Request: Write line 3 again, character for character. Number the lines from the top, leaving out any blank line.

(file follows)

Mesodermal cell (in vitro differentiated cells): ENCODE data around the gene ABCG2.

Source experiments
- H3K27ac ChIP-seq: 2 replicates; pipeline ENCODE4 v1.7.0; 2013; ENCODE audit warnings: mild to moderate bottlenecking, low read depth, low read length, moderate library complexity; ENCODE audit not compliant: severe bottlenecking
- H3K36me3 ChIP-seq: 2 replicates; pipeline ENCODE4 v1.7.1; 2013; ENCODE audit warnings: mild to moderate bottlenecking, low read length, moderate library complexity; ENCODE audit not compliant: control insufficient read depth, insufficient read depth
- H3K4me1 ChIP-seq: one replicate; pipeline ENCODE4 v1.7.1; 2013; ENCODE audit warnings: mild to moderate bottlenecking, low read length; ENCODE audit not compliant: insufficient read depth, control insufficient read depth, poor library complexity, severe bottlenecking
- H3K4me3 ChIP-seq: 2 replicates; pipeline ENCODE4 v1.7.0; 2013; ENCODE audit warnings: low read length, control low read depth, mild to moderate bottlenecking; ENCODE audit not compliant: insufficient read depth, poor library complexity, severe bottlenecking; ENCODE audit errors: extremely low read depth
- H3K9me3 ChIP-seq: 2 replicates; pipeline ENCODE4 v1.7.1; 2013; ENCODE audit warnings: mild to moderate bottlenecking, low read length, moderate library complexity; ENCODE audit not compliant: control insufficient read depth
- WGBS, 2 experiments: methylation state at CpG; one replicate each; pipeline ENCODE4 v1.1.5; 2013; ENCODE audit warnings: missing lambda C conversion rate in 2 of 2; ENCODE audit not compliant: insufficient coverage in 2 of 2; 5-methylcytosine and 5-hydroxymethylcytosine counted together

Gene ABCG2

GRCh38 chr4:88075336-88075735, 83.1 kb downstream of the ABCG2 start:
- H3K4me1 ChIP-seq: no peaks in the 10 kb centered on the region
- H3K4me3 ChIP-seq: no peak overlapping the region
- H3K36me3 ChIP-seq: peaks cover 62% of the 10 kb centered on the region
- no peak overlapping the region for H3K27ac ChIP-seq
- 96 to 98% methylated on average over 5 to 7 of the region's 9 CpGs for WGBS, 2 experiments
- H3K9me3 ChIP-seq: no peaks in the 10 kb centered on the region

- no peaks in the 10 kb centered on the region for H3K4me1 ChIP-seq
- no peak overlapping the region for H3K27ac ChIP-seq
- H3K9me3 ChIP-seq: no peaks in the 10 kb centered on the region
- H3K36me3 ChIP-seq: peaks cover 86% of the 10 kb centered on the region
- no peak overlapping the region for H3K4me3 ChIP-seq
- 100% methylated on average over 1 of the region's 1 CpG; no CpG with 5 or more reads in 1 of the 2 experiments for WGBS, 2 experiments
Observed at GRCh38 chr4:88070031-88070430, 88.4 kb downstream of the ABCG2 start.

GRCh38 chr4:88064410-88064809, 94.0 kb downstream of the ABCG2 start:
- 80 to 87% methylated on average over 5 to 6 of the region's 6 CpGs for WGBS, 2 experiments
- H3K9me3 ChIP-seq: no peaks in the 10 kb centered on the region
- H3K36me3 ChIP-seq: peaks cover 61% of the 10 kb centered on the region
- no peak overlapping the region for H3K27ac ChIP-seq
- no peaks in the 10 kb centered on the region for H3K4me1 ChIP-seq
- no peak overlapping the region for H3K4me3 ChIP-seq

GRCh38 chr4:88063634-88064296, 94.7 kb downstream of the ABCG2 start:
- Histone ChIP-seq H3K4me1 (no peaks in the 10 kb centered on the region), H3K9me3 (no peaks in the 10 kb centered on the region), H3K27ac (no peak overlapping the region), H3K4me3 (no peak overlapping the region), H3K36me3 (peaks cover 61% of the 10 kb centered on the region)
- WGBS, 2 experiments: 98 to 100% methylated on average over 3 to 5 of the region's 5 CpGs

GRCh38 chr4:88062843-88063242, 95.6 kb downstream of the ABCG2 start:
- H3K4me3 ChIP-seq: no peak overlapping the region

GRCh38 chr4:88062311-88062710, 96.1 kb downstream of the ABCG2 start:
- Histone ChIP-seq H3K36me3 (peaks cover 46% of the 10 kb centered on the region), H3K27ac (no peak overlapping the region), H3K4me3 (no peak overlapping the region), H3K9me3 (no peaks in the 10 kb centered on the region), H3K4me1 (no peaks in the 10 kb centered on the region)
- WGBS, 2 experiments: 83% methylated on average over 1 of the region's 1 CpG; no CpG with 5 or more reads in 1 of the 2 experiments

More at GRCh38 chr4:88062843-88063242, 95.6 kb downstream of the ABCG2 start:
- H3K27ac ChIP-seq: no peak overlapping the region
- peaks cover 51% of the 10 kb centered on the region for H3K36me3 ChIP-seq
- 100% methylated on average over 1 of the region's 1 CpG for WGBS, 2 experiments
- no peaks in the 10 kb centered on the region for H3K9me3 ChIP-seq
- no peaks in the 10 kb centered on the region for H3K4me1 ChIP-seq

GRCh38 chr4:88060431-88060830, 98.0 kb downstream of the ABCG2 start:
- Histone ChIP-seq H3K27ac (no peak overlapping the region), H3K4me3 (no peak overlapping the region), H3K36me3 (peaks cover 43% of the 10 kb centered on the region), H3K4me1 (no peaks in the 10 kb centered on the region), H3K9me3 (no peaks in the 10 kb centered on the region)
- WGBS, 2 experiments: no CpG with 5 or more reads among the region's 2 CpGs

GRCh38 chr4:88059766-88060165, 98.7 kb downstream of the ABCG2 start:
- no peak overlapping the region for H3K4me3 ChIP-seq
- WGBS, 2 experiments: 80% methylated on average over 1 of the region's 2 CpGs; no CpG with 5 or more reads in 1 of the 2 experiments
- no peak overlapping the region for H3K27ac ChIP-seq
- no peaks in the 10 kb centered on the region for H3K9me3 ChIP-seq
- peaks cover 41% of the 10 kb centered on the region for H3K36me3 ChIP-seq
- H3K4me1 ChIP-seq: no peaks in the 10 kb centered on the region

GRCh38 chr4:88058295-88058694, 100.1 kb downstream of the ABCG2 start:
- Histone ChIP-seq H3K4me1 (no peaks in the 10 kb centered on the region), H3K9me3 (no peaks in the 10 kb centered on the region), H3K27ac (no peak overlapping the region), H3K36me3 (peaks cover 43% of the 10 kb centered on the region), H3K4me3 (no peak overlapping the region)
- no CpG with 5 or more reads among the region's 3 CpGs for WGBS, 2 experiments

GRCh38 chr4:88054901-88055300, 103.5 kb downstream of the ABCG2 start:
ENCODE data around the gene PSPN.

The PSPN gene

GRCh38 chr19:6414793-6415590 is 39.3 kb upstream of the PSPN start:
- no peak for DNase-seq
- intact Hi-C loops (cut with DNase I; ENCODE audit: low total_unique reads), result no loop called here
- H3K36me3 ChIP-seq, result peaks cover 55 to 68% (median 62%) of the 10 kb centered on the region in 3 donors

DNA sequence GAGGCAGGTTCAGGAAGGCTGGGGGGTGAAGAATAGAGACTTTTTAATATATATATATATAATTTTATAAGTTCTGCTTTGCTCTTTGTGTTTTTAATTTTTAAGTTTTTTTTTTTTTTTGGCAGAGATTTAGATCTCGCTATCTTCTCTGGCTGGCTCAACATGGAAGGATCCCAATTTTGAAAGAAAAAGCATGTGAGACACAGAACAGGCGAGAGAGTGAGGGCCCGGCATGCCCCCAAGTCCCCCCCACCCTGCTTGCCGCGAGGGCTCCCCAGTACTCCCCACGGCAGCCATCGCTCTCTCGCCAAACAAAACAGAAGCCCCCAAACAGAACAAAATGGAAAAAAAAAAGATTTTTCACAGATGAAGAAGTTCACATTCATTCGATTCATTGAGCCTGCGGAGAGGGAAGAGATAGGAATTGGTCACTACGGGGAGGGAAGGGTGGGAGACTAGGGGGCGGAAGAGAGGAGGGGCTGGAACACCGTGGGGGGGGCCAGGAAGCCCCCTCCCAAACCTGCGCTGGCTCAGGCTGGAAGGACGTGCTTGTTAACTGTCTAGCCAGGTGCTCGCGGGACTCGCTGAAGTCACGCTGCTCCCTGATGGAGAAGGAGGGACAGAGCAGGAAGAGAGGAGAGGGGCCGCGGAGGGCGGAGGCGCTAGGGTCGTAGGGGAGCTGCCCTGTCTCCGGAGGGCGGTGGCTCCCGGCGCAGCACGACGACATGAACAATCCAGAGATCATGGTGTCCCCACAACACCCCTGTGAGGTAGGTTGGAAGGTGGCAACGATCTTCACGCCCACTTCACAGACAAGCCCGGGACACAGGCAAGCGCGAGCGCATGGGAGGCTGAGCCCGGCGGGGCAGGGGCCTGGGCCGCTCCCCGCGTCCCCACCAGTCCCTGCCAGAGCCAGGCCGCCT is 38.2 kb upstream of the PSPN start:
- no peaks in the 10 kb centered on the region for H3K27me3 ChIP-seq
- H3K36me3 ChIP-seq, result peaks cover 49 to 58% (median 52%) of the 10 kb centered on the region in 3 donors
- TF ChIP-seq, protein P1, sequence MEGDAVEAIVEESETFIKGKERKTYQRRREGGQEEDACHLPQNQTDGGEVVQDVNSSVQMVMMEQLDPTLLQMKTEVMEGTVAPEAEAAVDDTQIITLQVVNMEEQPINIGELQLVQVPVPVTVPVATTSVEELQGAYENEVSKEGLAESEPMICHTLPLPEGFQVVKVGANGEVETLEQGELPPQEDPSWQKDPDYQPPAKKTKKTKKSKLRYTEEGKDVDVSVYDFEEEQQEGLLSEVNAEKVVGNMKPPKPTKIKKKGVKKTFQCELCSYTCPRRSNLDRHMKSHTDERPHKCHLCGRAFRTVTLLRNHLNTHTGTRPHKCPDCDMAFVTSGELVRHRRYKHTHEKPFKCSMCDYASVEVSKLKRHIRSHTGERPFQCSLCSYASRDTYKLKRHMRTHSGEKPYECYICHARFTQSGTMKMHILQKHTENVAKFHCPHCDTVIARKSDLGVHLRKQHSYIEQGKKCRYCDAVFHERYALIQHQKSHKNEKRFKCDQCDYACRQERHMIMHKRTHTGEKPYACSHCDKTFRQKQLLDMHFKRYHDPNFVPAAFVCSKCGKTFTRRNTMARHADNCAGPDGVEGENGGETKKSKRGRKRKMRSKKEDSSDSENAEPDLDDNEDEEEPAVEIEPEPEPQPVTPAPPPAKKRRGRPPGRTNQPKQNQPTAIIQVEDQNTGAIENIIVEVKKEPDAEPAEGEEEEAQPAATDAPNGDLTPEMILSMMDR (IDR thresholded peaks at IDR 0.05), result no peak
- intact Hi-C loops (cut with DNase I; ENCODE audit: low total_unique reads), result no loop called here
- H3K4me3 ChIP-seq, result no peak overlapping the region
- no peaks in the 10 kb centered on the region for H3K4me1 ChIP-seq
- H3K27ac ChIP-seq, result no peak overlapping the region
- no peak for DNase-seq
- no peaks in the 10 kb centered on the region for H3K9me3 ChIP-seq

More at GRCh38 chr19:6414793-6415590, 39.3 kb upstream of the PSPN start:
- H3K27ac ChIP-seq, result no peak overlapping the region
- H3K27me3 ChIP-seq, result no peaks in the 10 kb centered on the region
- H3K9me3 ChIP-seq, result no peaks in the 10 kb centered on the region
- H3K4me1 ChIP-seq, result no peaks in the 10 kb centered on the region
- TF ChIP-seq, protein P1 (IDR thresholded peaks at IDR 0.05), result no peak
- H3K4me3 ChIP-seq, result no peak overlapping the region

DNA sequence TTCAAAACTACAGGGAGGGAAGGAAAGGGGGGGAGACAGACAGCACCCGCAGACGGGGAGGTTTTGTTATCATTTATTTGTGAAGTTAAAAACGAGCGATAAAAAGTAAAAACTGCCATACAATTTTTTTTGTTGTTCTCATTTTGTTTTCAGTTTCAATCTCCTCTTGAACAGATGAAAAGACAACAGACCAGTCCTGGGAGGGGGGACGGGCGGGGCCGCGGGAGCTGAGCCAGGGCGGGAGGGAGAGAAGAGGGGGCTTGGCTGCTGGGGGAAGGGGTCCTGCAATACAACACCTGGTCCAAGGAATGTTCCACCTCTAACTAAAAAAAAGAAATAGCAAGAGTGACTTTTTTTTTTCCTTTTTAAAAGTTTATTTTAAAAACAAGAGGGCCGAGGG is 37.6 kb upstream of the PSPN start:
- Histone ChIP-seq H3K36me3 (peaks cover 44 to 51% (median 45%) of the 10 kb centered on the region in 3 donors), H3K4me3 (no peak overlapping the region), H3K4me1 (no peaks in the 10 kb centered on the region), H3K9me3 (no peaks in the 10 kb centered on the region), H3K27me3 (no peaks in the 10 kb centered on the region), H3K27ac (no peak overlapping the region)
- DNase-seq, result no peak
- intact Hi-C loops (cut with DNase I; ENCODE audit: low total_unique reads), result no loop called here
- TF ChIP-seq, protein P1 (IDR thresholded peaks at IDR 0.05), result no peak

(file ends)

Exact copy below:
- H3K27ac ChIP-seq: 2 replicates; pipeline ENCODE4 v1.7.0; 2013; ENCODE audit warnings: mild to moderate bottlenecking, low read depth, low read length, moderate library complexity; ENCODE audit not compliant: severe bottlenecking